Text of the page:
The department chair is directly responsible to the VPAA and has the charge of providing collegial leadership to the faculty of the academic department. This leadership is in five primary areas.
188.8.131.52 Instructional Program Management
Plans departmental course offerings to serve the department majors and to provide appropriate service to other clientele (general education, other majors, higher education centers, and continuing education).
Prepares the departmental course schedule each semester and each summer term; identifies and recommends qualified instructors.
Coordinates the preparation and revision of syllabi and instructional objectives of the course of study.
Provides appropriate coordination of student teachers, entry–year teachers, and/or interns.
Coordinates requests to the library and media center for the purchase of books, periodicals, and media materials that support the instructional and research/scholarship needs of the department.
Coordinates advisement of students in the department, including assigning advisors, distributing materials for the placement of graduates from the department programs, and assisting graduates in finding appropriate placement and in obtaining letters of recommendation.
Evaluates learning in the department through student evaluations of instruction, program review, and assessment of students.
Solves problems and resolves conflicts between students and instructors.
Solves problems related to closed classes during enrollment and manages enrollment in courses offered by the department.
Approves substitutes to cover classes when faculty have to be absent during emergencies.
Coordinates orders with the bookstore for textbooks and required student supplies.
184.108.40.206 Personnel Management
Coordinates the recruitment and selection of new faculty to maintain a balanced and diversified pool of instructional faculty.
Coordinates the annual faculty evaluation procedures for tenure and promotion and assists faculty in preparing the portfolio of materials requesting promotion.
Assigns faculty responsibilities in the areas of instruction, advisement, and department service (facilities and equipment management, recruitment, etc.)
Fosters faculty development by providing appropriate feedback and assistance in obtaining professional developmental activities.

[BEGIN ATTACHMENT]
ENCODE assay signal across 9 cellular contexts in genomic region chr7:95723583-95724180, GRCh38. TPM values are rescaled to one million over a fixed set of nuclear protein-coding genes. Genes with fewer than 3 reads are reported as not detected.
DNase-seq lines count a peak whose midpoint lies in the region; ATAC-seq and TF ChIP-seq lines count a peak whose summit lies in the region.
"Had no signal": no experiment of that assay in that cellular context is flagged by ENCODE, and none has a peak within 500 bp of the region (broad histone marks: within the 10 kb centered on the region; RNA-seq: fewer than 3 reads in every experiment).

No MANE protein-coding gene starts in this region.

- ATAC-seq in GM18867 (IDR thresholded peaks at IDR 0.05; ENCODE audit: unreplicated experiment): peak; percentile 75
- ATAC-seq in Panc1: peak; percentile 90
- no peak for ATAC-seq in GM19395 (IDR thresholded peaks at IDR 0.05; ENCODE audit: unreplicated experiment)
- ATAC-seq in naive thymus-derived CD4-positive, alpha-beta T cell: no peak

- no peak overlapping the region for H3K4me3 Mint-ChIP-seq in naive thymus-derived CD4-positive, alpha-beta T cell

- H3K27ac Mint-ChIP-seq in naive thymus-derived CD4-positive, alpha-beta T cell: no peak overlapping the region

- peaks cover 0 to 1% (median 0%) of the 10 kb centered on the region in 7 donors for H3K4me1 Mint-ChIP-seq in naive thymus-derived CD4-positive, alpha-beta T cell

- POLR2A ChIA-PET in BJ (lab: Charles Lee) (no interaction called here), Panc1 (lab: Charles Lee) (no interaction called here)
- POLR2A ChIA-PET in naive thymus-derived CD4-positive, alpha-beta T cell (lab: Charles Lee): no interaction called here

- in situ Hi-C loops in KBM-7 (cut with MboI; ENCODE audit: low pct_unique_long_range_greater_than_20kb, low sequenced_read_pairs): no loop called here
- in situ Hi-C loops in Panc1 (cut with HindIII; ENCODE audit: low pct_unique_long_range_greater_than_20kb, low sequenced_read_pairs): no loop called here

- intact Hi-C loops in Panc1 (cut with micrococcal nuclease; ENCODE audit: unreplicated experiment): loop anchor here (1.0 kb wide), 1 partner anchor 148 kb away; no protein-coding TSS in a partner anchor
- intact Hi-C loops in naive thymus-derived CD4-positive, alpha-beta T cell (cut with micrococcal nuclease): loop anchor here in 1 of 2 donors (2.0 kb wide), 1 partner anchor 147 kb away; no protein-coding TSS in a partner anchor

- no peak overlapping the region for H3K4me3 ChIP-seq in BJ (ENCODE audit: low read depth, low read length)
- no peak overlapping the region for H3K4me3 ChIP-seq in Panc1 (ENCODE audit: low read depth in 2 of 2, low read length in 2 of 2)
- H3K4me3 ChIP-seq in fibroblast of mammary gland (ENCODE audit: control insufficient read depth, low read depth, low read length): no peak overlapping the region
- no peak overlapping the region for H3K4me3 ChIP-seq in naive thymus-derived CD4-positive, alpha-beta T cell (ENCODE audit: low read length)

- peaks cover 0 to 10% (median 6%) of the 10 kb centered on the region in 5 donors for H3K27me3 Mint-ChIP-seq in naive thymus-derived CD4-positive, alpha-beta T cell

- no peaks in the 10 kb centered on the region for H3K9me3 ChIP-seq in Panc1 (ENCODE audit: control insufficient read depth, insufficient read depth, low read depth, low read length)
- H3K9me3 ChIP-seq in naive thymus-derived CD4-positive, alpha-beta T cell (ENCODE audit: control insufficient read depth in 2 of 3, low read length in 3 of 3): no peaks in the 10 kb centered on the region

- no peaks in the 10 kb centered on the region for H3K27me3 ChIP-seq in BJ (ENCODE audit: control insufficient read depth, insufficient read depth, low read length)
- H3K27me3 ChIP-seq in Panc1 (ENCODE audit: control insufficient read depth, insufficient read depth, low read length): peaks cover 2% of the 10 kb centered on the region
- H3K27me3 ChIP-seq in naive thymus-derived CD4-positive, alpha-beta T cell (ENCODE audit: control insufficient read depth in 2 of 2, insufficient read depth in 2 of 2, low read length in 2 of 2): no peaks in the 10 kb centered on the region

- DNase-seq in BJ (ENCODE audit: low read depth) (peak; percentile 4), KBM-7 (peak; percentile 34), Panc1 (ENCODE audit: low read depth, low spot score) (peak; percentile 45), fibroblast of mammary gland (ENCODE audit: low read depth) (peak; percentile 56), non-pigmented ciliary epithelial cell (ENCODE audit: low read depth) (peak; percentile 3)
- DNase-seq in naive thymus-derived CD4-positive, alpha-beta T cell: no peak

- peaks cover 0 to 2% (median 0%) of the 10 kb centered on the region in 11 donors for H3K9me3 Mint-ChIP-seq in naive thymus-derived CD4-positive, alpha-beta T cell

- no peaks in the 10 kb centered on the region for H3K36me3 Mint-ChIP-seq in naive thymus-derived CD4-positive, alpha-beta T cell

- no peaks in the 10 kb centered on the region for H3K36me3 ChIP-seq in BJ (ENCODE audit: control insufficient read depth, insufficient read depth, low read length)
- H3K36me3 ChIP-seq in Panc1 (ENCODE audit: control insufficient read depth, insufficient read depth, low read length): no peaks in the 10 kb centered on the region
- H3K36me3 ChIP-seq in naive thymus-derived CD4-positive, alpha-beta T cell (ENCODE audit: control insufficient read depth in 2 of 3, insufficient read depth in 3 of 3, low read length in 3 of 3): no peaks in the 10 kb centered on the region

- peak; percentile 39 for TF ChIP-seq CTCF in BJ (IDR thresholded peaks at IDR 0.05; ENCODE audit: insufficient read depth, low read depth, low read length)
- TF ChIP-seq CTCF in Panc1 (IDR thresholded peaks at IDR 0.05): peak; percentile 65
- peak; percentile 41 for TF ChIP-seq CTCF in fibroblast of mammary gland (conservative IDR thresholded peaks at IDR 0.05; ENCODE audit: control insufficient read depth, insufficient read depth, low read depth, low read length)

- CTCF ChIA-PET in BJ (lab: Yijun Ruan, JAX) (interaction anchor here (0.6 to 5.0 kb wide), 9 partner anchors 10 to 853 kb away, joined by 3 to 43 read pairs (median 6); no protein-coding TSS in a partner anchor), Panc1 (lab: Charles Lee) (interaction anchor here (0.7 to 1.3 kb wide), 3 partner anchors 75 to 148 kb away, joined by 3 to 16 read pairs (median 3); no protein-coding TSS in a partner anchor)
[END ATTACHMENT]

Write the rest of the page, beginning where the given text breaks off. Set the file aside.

Acts as a communication link between the faculty and administration.
Maintains good morale in the department through a positive outlook and positive relations among the members of the department.
Advocates appropriate rewards and recognition of faculty in the department.
Supervises and evaluates support staff.
Recruits and supervises student workers and processes time sheets.
220.127.116.11 Financial and Facilities Management Prepares and submits an annual department budget.
Manages and controls the department budget by allocating funds as needed, prepares requisitions, and verifies purchase receipts.
Supervises the use of department space and requests maintenance of space.
Supervises the equipment and instrumentation facilities of the department and maintains the equipment in working order.
Conducts an annual inventory of the equipment and instrumentation assigned to the department.
Coordinates resources used jointly with other departments.
18.104.22.168 Department and Program Development
Coordinates the establishment of faculty and departmental goals.
Coordinates department planning for developing quality instruction, research/scholarship, facilities, equipment, personnel, and general progress.
Develops and recommends curricula for majors and minors in disciplines represented in the department.
Fosters good teaching by providing feedback from instructional evaluations.
Recruits students by collaborating with High School Relations, by corresponding with prospective students, by hosting visiting students, and by preparing recruitment materials.
Coordinates regular program review and assessment activities in the department.
Supervises periodic follow–up studies of students.
22.214.171.124 Academic Leadership
Stimulates research/scholarship activities among the faculty.
Encourages requests for appropriate external funding for the department.
Establishes and monitors standards of achievement in the department.
Communicates departmental needs within the University.
Engages in positive public relations by communicating information that improves the department’s image and reputation on campus, in southeastern Oklahoma, and at community colleges from which transfer students come.
4.9 Regulations Affecting Faculty and Chair Load
4.9.1 Calculation of Teaching Load (updated by Academic Affairs 1-2020)
- Undergraduate—1 Carnegie clock hour per week = 1 semester hour unit
- Graduate—1 Carnegie clock hour per week = 1.333* semester hour units
- *Graduate load may deviate from this calculation if specified otherwise in an employment contract, endowed position agreement, approval by the VPAA, or in the case where accreditation, such as AACSB in the John Massey School of Business, may indicate load by total number of courses taught per semester or other metrics specific to an accreditation. (prospectively clarified January 1, 2021)
- 2 Carnegie clock hours per week = 1 semester hour unit
- 1.5 clock hours per week = 1 semester hour unit
- Teacher Education Practicum
- (Education 2000, 3000, 4000)
- 20 students = 1 semester hour unit
- Negotiated with appropriate administrators.
- These will not contribute to semester load unless adequate enrollment is obtained to be counted as a regular class (normally, 15 for undergraduate, 12 for graduate).
The load status of classes listed as directed readings, research, independent studies or departmentally specific courses will be evaluated by the department chair and VPAA. Such courses will be judged by the same enrollment considerations applied to other courses.